SP5968 : Lock No 3 at the Watford staircase in Northamptonshire

taken 8 years ago, near to Watford, Northamptonshire, Great Britain

Lock No 3 at the Watford staircase in Northamptonshire
Lock No 3 at the Watford staircase in Northamptonshire
Grand Union Canal (Leicester Section).
The Watford flight of locks in Northamptonshire contains seven locks, including one staircase of four. The total rise in water level provided is 52ft 6in (16 metres).

This image shows the bottom lock (No 3) of the staircase.

Jo Turner writes:
Staircase locks

In a staircase the upper gate of one lock is also the lower gate of the one above it. Operating a staircase is very different from operating a flight. It can be more useful to think of a staircase as a single lock with intermediate levels. As there is no intermediate pound, a chamber can only be filled by emptying the one above, or emptied by filling the one below; thus the whole staircase has to be full of water (except for the bottom chamber) before a boat starts to ascend, or empty (except for the top chamber) before a boat starts to descend. In an apparent staircase the chambers still have common gates, but the water does not pass directly from one chamber to the next, going instead via side ponds. This means it is not necessary to ensure that the flight is full or empty before starting. Examples of real staircases are Bingley and Grindley Brook. Examples of apparent staircase locks are Foxton Locks and Watford Locks on the Leicester Branch of the Grand Union.

The Grand Union Canal

The Grand Union Canal was formed from an amalgamation of several formerly separate canals. Until the 1920s these had been independently owned and operated. The original part of the system was the Grand Junction Canal between Braunston and Brentford, constructed to reduce the route from the Midlands to London by sixty miles. This had locks fourteen feet wide, many branches to major towns and broad beam boats carrying up to seventy tons. Earlier linking canals were built with seven foot wide locks.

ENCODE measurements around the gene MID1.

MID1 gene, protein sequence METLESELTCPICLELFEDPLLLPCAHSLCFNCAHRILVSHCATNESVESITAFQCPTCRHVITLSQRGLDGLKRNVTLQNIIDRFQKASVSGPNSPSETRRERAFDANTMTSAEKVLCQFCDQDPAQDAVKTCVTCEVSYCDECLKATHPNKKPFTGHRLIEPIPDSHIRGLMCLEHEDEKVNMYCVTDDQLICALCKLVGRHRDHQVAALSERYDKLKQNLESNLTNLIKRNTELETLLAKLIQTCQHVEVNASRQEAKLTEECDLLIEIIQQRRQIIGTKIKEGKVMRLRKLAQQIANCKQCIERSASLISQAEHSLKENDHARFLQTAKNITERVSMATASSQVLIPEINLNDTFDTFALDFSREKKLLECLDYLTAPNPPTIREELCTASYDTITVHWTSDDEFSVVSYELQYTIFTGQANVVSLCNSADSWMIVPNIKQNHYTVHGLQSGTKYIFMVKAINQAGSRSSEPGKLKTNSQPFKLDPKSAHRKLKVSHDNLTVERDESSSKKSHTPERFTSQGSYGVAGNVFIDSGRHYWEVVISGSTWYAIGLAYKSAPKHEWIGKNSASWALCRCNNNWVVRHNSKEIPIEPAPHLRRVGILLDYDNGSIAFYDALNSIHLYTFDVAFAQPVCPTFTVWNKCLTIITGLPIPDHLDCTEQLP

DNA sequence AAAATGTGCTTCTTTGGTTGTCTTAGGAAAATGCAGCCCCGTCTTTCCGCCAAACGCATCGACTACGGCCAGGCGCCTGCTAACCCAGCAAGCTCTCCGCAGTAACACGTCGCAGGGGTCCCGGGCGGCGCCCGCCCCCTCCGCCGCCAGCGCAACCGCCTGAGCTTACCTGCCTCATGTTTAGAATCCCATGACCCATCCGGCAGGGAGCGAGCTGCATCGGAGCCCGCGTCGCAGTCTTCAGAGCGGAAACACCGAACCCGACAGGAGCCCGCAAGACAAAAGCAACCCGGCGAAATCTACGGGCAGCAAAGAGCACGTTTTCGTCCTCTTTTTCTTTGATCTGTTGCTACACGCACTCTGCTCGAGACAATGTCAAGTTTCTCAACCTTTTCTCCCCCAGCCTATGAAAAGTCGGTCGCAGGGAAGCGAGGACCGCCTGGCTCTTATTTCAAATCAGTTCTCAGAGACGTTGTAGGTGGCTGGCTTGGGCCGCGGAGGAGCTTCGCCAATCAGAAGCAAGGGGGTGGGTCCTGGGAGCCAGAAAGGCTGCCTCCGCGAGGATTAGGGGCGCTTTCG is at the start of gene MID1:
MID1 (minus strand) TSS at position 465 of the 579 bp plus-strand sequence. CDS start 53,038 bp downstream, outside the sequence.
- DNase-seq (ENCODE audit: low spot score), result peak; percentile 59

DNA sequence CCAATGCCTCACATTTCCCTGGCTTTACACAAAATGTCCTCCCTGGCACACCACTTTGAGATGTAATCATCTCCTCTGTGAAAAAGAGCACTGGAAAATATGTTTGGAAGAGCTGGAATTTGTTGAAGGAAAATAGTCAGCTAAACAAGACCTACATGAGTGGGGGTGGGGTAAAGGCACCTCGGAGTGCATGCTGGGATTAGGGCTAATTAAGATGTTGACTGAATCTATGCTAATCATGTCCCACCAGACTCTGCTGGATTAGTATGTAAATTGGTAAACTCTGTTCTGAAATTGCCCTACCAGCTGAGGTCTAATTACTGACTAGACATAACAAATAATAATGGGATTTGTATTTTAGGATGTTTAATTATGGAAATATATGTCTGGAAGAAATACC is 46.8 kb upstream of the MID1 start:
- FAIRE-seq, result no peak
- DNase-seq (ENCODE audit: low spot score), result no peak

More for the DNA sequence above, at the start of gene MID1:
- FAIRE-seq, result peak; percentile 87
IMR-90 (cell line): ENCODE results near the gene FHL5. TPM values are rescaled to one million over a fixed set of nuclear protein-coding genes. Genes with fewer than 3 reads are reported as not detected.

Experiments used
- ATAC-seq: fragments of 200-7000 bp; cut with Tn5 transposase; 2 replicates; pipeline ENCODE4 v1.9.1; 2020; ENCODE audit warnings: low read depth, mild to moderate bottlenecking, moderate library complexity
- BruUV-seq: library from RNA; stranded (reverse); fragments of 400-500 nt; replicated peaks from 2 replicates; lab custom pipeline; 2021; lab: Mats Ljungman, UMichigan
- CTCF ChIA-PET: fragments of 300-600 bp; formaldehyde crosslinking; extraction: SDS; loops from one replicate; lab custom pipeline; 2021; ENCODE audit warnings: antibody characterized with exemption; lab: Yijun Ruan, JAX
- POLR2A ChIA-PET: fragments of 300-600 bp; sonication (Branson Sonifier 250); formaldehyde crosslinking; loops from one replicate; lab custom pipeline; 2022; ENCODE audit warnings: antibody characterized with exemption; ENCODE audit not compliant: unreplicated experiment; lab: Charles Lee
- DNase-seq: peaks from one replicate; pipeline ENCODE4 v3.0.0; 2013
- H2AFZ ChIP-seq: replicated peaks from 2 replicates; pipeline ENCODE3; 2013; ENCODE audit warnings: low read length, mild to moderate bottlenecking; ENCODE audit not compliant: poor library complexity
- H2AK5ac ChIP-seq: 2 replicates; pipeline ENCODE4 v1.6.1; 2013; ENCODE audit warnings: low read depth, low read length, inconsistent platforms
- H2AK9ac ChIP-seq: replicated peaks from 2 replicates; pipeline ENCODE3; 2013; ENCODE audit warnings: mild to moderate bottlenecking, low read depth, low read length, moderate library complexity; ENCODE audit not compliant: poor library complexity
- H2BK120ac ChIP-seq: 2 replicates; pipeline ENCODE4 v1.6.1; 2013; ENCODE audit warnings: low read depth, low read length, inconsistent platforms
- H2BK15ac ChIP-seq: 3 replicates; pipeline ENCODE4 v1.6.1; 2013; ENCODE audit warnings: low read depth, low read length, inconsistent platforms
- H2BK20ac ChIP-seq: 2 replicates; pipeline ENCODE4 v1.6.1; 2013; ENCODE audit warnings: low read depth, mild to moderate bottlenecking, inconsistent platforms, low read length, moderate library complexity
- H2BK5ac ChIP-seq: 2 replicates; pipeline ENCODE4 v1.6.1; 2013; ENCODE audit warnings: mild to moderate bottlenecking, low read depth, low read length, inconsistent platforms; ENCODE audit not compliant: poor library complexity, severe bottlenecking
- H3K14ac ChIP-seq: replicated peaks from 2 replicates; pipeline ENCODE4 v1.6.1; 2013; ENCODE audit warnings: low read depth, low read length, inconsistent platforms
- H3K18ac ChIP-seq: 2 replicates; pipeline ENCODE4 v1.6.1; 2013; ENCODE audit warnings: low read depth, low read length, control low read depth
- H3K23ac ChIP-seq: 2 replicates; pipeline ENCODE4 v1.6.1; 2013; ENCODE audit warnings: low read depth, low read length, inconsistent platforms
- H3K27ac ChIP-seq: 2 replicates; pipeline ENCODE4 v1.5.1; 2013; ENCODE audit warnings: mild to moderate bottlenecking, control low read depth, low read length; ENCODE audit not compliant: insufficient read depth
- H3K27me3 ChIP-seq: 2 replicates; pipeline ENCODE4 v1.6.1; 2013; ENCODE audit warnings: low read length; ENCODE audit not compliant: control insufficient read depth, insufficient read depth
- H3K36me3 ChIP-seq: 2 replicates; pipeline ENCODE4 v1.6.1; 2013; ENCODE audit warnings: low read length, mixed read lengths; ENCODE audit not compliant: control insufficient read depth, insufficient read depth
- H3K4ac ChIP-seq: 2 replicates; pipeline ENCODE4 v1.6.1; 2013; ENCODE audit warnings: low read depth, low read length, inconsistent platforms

The Regent's Canal acquired the Grand Junction and other canals in 1929 and created the new Grand Union Canal Carrying Company (GUCCC). In 1932, with government aid, extensive modernisation was carried out, including the widening of 52 locks between Braunston and Birmingham (Camp Hill), and the demolition and replacement of many 18th and early 19th century bridges; then the money ran out - and the World War II started, so the task was never completed.

Waterways absorbed into the Grand Union Canal Carrying Company include:

London area:

Regent's Canal original company
Hertford Union Canal bought by the Regent's Canal in 1857

Main Line*:

Warwick and Napton Canal bought by the Regent's Canal in 1927
Warwick and Birmingham Canal bought by the Regent's Canal in 1927
Birmingham and Warwick Junction Canal bought by the Regent's Canal in 1927
Grand Junction Canal bought by the Regent's Canal in 1927

Leicester Line:

Old Grand Union Canal bought by the Grand Junction in 1894
Leicestershire and Northamptonshire Union Canal bought by the Grand Junction in 1894
Leicester Navigation bought by the Grand Union in 1932
Loughborough Navigation bought by the Grand Union in 1932
Erewash Canal bought by the Grand Union in 1932

*The current main line starts in London and ends in Birmingham (Digbeth), stretching for 137 miles (220 km) with 166 locks.

For more details, a good start is: LinkExternal link

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SP5968, 201 images   (more nearby search)
Photographer
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Date Taken
Thursday, 22 August, 2013   (more nearby)
Submitted
Sunday, 5 August, 2018
Geographical Context
Canals 
Subject Location
OSGB36: geotagged! SP 5927 6873 [10m precision]
WGS84: 52:18.8093N 1:7.9197W
Camera Location
OSGB36: geotagged! SP 5928 6877
View Direction
South-southwest (about 202 degrees)
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Staircase Locks  Lock 

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